Understanding Minimalism is a state-of-the-art introduction to the Minimalist Program - the current model of syntactic theory within generative linguistics. Accessibly written, it presents the basic principles and techniques of the minimalist program, looking firstly at analyses within Government and Binding Theory (the Minimalist Program's predecessor), and gradually introducing minimalist alternatives. Minimalist models of grammar are presented in a step-by-step fashion, and the ways in which they contrast with GB analyses are clearly explained. Spanning a decade of minimalist thinking, this textbook will enable students to develop a feel for the sorts of questions and problems that minimalism invites, and to master the techniques of minimalist analysis. Over 100 exercises are provided, encouraging them to put these new skills into practice. Understanding Minimalism will be an invaluable text for intermediate and advanced students of syntactic theory, and will set a solid foundation for further study and research within Chomsky's minimalist framework.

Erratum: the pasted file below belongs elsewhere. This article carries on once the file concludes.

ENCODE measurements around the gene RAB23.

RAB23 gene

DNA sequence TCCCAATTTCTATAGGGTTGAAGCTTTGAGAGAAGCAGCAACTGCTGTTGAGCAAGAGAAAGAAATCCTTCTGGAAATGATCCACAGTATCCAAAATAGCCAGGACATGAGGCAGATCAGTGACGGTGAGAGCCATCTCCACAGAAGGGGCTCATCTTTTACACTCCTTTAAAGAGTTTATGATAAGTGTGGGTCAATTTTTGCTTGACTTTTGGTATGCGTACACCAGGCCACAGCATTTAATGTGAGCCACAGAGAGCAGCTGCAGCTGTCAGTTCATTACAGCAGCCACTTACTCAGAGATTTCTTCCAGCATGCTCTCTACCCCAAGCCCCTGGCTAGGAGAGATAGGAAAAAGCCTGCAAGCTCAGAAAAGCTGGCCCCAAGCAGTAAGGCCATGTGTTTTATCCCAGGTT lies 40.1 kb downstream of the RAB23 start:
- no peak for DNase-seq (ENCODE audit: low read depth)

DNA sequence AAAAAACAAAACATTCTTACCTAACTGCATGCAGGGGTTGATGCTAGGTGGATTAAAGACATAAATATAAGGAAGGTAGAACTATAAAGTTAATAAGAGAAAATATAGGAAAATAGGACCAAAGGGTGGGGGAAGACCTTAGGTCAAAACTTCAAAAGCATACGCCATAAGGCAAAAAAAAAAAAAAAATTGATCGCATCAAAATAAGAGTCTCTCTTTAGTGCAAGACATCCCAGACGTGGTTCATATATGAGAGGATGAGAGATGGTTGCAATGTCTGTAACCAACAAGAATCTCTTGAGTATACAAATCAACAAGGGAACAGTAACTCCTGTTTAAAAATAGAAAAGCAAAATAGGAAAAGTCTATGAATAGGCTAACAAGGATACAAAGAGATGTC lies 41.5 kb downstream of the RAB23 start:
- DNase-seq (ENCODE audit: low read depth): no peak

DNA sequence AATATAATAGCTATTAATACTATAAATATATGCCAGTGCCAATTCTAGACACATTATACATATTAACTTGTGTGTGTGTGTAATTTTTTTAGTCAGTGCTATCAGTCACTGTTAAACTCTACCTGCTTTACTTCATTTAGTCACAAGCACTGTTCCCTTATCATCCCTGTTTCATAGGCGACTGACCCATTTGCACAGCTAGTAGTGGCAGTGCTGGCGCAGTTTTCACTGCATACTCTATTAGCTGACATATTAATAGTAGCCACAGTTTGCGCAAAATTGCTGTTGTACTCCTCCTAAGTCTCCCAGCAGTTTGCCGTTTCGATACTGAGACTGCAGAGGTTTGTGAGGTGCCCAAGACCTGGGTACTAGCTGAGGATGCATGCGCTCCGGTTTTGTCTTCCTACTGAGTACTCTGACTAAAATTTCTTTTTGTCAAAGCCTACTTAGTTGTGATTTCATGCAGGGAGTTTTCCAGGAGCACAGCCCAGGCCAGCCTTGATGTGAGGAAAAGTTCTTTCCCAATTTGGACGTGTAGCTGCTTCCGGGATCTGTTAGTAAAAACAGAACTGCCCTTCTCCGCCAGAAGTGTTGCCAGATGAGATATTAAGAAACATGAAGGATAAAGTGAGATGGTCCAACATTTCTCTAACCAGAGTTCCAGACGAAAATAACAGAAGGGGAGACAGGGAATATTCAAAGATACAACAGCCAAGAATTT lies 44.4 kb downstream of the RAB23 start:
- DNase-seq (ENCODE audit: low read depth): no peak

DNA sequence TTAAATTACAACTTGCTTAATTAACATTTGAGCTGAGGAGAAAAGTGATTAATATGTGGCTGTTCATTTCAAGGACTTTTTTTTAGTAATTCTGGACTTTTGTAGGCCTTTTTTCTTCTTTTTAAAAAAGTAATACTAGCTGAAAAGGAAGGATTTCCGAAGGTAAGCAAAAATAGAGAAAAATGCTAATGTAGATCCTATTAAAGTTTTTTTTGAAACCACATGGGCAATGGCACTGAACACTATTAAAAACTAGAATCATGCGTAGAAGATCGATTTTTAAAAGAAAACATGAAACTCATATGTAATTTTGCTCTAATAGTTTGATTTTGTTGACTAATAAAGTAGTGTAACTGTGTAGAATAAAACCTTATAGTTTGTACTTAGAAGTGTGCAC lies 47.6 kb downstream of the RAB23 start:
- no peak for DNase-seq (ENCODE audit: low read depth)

1. The minimalist project 2. Some architectural issues in a minimalist setting 3. Theta domains 4. Case domains 5. Movement and minimality effects 6. Phrase structure 7. Linearization 8. Binding theory 9. Feature interpretability and feature checking 10. Derivational economy